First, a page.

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Case report
peer-reviewed

Desensitization of Brentuximab Vedotin in a Patient with Hodgkin Lymphoma



Abstract

Brentuximab vedotin is a monoclonal antibody that targets the CD30 antigen. It is indicated for the treatment of Hodgkin lymphoma. Hypersensitivity reactions have occurred during infusions of brentuximab vedotin, ranging from mild to severe. We report a case of a 46-year-old male with stage IV nodular sclerosis Hodgkin lymphoma who developed a hypersensitivity reaction to brentuximab vedotin. He experienced a generalized rash, facial swelling, and mild airway obstruction. In order to continue treatment with brentuximab vedotin, we implemented a desensitization protocol. He was premedicated and a 12-step process was performed in which brentuximab vedotin was titrated over three hours. The protocol was successful, allowing the patient to receive subsequent infusions without hypersensitivity reactions.

Introduction

Brentuximab vedotin is a monoclonal antibody against the CD30 antigen present on Reed-Sternberg cells [1]. Brentuximab vedotin is indicated for the treatment of Hodgkin lymphoma in previously untreated advanced disease, relapsed or refractory disease and for consolidation after autologous hematopoetic stem cell transplantation. One of the adverse effects of brentuximab vedotin is hypersensitivity reaction during infusion. In clinical trials using brentuximab vedotin as monotherapy, 13% of patients experienced an infusion reaction, out of which 1.2% of patients experienced a grade 3 infusion reaction. When brentuximab vedotin was studied in combination with chemotherapy, 9% of patients experienced an infusion reaction, out of which 0.4% experienced grade 3 reactions. The hypersensitivity reaction can range from a mild infusion reaction to a more severe reaction including anaphylaxis. Although the manufacturer’s information on brentuximab vedotin recommends permanently discontinuing brentuximab vedotin if an anaphylactic reaction occurs, several case reports have shown success with a desensitization protocol [2]. In this case, we report a successful desensitization regimen with brentuximab vedotin, with no further hypersensitivity reactions noted during the subsequent infusions.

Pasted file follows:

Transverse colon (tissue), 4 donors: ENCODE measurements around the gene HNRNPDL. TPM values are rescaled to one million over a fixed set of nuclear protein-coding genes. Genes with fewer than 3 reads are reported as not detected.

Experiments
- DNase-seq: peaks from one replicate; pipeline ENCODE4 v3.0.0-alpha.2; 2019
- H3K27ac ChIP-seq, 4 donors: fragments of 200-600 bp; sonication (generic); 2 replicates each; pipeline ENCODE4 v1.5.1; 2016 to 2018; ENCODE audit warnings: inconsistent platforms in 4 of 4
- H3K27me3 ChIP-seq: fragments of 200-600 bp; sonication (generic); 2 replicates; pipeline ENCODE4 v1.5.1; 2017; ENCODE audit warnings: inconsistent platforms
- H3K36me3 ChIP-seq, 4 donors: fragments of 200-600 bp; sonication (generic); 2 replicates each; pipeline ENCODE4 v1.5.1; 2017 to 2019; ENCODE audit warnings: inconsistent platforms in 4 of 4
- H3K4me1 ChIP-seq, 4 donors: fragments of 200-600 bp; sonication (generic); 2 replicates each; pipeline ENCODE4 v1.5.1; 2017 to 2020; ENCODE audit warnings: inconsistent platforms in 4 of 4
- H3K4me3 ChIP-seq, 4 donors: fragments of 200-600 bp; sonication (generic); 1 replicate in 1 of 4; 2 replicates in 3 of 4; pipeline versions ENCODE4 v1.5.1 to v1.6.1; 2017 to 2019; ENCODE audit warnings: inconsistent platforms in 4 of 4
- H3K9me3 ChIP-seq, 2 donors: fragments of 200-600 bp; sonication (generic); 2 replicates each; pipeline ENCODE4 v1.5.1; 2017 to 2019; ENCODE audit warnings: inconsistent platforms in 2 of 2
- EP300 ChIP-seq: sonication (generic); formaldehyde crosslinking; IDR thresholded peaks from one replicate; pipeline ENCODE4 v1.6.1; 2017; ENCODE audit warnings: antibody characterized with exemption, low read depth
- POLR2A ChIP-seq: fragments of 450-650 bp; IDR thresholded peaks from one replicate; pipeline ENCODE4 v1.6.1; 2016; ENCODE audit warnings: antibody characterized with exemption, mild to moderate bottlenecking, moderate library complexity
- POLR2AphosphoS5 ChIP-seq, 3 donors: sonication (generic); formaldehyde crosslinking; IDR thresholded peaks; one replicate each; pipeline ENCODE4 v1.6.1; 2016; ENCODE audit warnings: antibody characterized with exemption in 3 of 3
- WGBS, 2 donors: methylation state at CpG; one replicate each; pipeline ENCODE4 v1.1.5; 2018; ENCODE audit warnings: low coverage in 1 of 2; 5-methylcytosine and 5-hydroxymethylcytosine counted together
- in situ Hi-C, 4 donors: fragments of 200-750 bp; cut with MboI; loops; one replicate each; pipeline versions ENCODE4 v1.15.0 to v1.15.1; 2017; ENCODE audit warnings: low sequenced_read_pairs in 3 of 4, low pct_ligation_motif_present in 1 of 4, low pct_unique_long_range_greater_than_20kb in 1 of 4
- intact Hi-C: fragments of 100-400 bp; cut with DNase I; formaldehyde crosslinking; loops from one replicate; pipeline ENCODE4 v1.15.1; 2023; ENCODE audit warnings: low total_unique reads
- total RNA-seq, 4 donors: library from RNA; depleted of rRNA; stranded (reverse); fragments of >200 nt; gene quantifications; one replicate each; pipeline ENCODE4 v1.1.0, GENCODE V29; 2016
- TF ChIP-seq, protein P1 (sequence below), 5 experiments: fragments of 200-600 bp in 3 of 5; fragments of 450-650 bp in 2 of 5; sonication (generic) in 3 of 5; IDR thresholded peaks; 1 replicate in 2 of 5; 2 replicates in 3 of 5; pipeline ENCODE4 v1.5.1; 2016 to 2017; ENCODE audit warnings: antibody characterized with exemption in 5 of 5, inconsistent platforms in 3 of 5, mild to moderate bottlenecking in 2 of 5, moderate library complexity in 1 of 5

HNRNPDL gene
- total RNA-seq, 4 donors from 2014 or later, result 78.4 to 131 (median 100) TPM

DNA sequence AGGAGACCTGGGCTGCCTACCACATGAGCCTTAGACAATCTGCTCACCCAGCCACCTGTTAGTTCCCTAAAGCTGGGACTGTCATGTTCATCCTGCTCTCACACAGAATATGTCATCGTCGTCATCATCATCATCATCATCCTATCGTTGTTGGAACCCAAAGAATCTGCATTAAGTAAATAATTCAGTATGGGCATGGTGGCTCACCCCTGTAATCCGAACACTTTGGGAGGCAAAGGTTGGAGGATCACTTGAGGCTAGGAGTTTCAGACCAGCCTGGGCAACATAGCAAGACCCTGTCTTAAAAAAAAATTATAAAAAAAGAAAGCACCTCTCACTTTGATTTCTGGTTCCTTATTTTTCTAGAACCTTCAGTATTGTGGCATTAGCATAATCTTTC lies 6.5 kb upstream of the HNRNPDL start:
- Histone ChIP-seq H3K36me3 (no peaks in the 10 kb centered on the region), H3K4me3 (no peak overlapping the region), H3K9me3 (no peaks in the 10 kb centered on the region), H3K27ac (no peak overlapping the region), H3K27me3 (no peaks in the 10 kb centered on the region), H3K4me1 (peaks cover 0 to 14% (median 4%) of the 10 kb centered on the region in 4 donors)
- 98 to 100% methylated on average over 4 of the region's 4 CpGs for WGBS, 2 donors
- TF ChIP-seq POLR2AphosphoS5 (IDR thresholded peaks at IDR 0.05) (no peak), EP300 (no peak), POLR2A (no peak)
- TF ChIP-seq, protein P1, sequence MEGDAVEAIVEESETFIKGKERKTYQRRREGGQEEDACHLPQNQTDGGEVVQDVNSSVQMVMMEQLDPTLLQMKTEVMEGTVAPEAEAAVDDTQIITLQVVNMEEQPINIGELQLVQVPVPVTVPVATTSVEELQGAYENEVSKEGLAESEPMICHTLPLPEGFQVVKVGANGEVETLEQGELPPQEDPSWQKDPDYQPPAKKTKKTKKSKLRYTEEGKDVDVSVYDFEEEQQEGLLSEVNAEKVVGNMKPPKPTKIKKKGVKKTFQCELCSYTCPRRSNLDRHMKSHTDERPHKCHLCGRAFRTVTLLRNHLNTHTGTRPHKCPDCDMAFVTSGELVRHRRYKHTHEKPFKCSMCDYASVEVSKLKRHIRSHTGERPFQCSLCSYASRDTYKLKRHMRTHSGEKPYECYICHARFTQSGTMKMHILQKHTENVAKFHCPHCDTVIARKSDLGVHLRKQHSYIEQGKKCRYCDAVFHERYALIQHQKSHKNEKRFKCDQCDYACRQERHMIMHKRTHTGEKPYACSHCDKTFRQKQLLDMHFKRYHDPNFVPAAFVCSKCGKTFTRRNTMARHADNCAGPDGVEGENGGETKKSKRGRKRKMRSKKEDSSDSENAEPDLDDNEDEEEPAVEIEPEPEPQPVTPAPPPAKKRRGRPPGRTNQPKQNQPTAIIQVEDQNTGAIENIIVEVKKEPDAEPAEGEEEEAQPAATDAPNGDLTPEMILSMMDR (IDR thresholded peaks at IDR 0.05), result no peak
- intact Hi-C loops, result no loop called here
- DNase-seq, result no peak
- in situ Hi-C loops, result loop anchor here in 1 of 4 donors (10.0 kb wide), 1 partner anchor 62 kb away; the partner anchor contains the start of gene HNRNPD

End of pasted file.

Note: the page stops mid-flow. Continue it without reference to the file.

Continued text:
Case Presentation

A 46-year-old male with stage IVB nodular sclerosis Hodgkin lymphoma received treatment with six cycles of ABVD (doxorubicin, bleomycin, vinblastine, dacarbazine) and then autologous stem cell transplant. Despite these treatments, he had progression of his disease. The positron emission tomography (PET) showed hypermetabolic activity in the anterior mediastinal mass and left hilar lymph node. He underwent radiation to the mediastinum. A subsequent computed tomography (CT) scan of the chest and liver showed a progression of the anterior mediastinal mass measuring 3.7 x 2.2 cm and a new mass in the left lobe of the liver measuring 2.9 x 2.8 cm (Figures 1-2).

A liver biopsy of the mass showed recurrent classical Hodgkin lymphoma. He was started on brentuximab vedotin at a dose of 1.8 mg/kg after administration of oral diphenhydramine 25 mg and oral acetaminophen 650 mg. Three weeks later, the second cycle was administered at the same dose with the same premedications. After receiving 10 mL of the medication, he developed facial flushing, swelling, generalized rash, and a scratchy sensation in his throat. He was given hydrocortisone 100 mg intravenously and his symptoms improved. Prior to the next cycle of treatment, the diphenhydramine 25 mg was changed to the intravenous (iv) route and dexamethasone sodium phosphate 20 mg iv and famotidine 20mg iv were added. During his third brentuximab vedotin infusion, he developed facial flushing and swelling, scratchy throat, and a rash. The infusion was stopped and he was given diphenhydramine 25 mg iv. His symptoms resolved gradually. It was decided to admit him to the hospital for cycle four for brentuximab vedotin desensitization. He was premedicated with methylprednisolone 60 mg iv, acetaminophen 650 mg orally, famotidine 20 mg iv, diphenhydramine 50 mg iv, and montelukast 10 mg orally. The following protocol was used for brentuximab vedotin at 1.8 mg/kg (Table 1).